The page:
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W. S. Merwin

Merwin, W. S. (William Stanley Merwin), 1927–, American poet and translator, b. New York City. After graduating from Princeton in 1948, he traveled in Europe, working as a tutor and studying romance languages, a period described many years later in his memoir Summer Doorways (2005). He has lived in Hawaii since 1976. Merwin is noted for his restrained, spare, sometimes remote, often elegiac, and always finely wrought verse. His poetry frequently focuses on nature and the human response to it as well as on memory and mortality. It embodies a contemplative engagement with myth and religious vision and often expresses an overwhelming sense of loss. His many volumes of poetry include A Mask for Janus (1952), The Moving Target (1963), Lice (1967), The Carrier of Ladders (1970; Pulitzer Prize), Opening the Hand (1983), Selected Poems (1988), Travels (1993), The River Sound (1999), The Pupil (2002), and The Shadow of Sirius (2009; Pulitzer Prize). Merwin is also well known for his translations, among them The Cid (1959) and The Life of Lazarillo de Tormes (1962). He was named poet laureate of the United States in 2010.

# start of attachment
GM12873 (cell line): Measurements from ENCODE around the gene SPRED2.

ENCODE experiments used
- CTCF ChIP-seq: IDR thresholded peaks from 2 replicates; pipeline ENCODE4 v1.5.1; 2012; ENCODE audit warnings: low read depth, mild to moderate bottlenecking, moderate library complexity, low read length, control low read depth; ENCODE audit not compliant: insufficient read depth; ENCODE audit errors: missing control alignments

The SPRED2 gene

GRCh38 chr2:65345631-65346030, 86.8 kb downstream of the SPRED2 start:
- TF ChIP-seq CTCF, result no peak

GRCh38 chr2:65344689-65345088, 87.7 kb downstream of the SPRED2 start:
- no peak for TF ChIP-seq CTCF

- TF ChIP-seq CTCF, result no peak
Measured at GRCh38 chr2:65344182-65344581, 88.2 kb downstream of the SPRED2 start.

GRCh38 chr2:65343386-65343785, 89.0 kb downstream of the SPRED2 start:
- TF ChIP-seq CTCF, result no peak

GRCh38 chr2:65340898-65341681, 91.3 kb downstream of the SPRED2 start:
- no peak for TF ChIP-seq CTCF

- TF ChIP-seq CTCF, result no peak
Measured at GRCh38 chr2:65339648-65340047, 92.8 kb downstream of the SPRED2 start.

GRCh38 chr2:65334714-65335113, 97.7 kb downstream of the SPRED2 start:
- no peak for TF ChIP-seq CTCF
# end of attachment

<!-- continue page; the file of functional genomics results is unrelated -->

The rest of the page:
See his memoir of childhood, Unframed Originals (1982, repr. 1994, 2005); studies by C. Davis (1981), M. Christhif (1986), C. Nelson and E. Folsom, ed. (1987), E. J. Brunner (1991), H. L. Hix (1997), J. Frazier (1999), and H. Bloom, ed. (2004).

The Columbia Electronic Encyclopedia, 6th ed. Copyright © 2012, Columbia University Press. All rights reserved.

See more Encyclopedia articles on: American Literature: Biographies


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